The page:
Hmm... I'm not so negative as Anonymous 5:24. Depending upon how it's written (of course), it seems like it could be fine. None of the children's books I read make any sense. In one decently popular one, this guy chases another guy around shoving diseased eggs and ham in his face until they ,a goat, a mouse, and a fox fall off a cliff onto a boat and speak under water.

In "10 Apples Up On Top" a lion, a tiger, and a dog break into a couple bears' home and steal milk and apples from the fridge (after walking safely on electrical wires to get there) and then the entire town chases them with baseball bats. It's like Grand Theft Auto: Seuss Edition.

In worlds such as this, I can easily imagine a connection between bubble-blowing and someone important to the child coming to dinner.

The question I do have is what the target market is. The author needs to mention if this is middle-grade, a board book, a level 2 reader, etc. It sounds like it's for about 7-8 year olds. They are old enough to be self-conscious about being like everyone else and yet still really care about the principal. You hit 9 and they're getting a credit card for Hollister's.

pjd said...

The goal she achieves is the opposite of her own. She defeats/sacrifices herself to satisfy her mother's ambitions.

Seems to me that a lot of kids' books (I have a 10-year-old) involve stories of kids that are forced to do something they think is bad or no fun but which ends up teaching them some sort of serious life lesson or turning out a whole different way than they expected.

I don't believe kids wish their parents were dead so they could be "free." I think kids really enjoy the idea that their parents could actually be wiser and more experienced than they are. In fact, your own argument, Anon 5:24, about Harry Potter's parents being dead as the story's greatest asset, is backwards, IMHO. Harry's greatest desire is to have parents (or parental figures--see Dumbledore, McGonigal, Lupin, Black, et. al.) who help watch over him and keep him safe, who love him.

I also don't see any problem with the bubble-blowing contest leading to dinner with the principal. Our elementary school holds a weekly drawing of random students who get to eat lunch on Friday at the principal's table. I can't imagine that they'd like it, but it's terribly prestigious, and every kid wants to win.

To me, this situation and plot are perfectly fine. The only plot hole is EE's question about whether the girl would not come up with the idea of losing on purpose. I think that needs to be addressed, even if it's just realizing she could have thought of it after she accidentally won. Or, if the actual cause of her winning is so she can stuff it in the face of that whiny know-it-all jerk David Erby, make that clearer in the query.

The other things that strike me are these:
The principal is "Ms. Bader." Not Mrs.? Every woman principal I've known (several) has been Mrs. Ms would imply a younger, perhaps even attractive woman, and in my experience there is no such elementary school principal. (I laugh every time I think of the one little rat who called one of the local principals "Missile Tits" right to her face. I mean, his description was accurate, but still.)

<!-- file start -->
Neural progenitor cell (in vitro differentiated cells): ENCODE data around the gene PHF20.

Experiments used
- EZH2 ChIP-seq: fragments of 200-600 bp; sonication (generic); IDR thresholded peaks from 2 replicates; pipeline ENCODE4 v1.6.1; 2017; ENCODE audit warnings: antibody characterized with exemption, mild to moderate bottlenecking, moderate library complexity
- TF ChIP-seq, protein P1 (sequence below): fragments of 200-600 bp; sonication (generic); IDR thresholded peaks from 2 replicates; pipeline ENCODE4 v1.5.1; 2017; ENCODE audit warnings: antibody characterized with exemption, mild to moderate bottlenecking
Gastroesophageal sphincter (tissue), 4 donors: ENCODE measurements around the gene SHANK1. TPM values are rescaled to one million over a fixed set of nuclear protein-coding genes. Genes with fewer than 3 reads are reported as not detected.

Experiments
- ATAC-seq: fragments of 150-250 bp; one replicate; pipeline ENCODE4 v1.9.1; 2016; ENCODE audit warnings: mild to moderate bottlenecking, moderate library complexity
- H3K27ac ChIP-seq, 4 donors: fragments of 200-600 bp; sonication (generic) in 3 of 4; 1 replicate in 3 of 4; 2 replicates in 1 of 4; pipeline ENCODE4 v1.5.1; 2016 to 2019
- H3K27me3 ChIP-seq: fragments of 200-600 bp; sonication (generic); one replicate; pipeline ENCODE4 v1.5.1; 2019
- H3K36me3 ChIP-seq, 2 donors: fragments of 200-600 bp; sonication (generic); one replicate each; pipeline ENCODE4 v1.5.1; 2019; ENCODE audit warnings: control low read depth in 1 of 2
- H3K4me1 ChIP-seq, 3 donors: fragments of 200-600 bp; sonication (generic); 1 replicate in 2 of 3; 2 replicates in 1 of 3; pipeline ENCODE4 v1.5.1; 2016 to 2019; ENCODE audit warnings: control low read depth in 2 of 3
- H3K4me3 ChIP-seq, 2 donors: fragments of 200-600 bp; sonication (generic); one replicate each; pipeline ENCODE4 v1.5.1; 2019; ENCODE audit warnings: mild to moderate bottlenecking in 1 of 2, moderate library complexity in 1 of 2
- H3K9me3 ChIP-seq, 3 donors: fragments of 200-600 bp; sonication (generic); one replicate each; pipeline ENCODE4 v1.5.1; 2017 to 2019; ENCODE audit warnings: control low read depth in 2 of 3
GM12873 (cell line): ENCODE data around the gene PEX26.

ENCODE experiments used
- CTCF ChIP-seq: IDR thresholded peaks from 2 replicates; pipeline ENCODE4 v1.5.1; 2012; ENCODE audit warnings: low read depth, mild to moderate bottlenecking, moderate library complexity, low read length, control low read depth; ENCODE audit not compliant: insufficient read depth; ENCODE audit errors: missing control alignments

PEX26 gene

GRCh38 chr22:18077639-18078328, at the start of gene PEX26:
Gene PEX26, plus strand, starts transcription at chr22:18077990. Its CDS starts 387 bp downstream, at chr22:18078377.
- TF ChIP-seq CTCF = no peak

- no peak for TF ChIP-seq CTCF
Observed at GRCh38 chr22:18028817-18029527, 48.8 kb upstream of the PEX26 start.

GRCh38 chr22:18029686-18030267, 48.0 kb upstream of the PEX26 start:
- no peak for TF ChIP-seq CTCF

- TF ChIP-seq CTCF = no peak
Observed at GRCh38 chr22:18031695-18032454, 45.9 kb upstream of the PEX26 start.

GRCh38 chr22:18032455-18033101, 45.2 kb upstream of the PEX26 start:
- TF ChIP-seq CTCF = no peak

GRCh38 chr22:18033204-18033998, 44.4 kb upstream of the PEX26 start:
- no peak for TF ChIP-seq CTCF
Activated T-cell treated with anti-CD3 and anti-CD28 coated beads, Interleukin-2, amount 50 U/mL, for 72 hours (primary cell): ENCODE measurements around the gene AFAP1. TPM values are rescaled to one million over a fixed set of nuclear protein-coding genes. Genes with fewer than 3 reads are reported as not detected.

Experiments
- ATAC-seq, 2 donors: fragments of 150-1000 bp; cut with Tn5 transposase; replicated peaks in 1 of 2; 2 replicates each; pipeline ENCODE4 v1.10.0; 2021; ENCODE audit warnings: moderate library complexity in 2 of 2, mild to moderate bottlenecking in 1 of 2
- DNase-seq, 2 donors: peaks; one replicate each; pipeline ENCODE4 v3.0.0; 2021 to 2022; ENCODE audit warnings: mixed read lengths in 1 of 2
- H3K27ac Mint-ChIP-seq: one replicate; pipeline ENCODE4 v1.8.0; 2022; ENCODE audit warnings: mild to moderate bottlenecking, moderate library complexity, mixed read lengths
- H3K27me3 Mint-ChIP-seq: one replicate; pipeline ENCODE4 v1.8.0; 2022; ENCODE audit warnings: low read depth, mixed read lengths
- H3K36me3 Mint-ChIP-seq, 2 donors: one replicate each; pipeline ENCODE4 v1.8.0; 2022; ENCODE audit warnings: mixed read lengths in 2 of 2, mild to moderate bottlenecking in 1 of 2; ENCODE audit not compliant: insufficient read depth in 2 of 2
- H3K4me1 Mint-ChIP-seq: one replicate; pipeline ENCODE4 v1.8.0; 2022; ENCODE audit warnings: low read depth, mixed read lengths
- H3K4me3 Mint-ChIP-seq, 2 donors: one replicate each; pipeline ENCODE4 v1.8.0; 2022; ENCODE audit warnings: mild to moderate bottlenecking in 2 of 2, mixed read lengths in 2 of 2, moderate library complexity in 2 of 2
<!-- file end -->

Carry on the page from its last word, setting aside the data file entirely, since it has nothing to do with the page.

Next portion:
Also, does Carlita really worry that she and the principal will have "nothing to talk about"? I would think it would be much more of a "child vs scary authority figure" worry than a "lack of chat topics" worry.

I don't get the connection between a grocery mix-up (presumably the mom's problem) and Carlita's choice. What choice does the 10-year-old have to make when her mom is supposed to make dinner for the principal? Seems like at that point the 10-year-old is along for the ride. I think we need more detail on the choice and her situation to understand what's going on.

I say lose the self-analysis in the penultimate paragraph. Your decision, of course, but I can't think of a single time when those in the know actually recommend including this type of promotion. If you want the light humor to come through, make the voice of the novel more evident in the query. Right now it reads like an accurate and clinical description of what happens, but I don't get the light humor.

I'm hoping the length is a typo and it's actually 54,000 words and not 5,400 words.

Rashenbo said...

Well, I think the idea of the child fretting over the principal coming to dinner may be interesting to some kids... I'm not sure about the bubble blowing competition. This isn't something I'd be likely to pick up for my kids.

the ed veil trio said...

"Idiot lever" from Guess the Plot #3? Anagram for Evil Editor.

So is Die Vile Tor.

Small press envy?

Undercover said...

Chapter books are in the 5000 word ball park, so 5400 is just fine. One problem I do have with the story: if Mami has an aversion to Carlita's gum chewing and bubble blowing, then she shouldn't encourage her daughter to enter the contest. What is that telling the kid?

Evil Editor said...

Google is unfamiliar with the term "chapter book." You are perhaps referring to a chapbook (http://en.wikipedia.org/wiki/Chapbook), whose name doesn't derive from the word chapter.

Anonymous said...

Amazon, on the other hand, knows exactly what they are.

Evil Editor said...

Thank you. They seem to be what I used to call "books" when I bought them for my kid. If they're intended for early readers, I'm not sure I'd stress the inter-generational conflict and recipes in the query. These samples on Amazon seem to be for ages that would be more interested in the humor.

Anonymous said...

You're welcome to borrow my Neanderthals and their mastadon question, if you want. They are, of course, French. But they'll love Dominican food.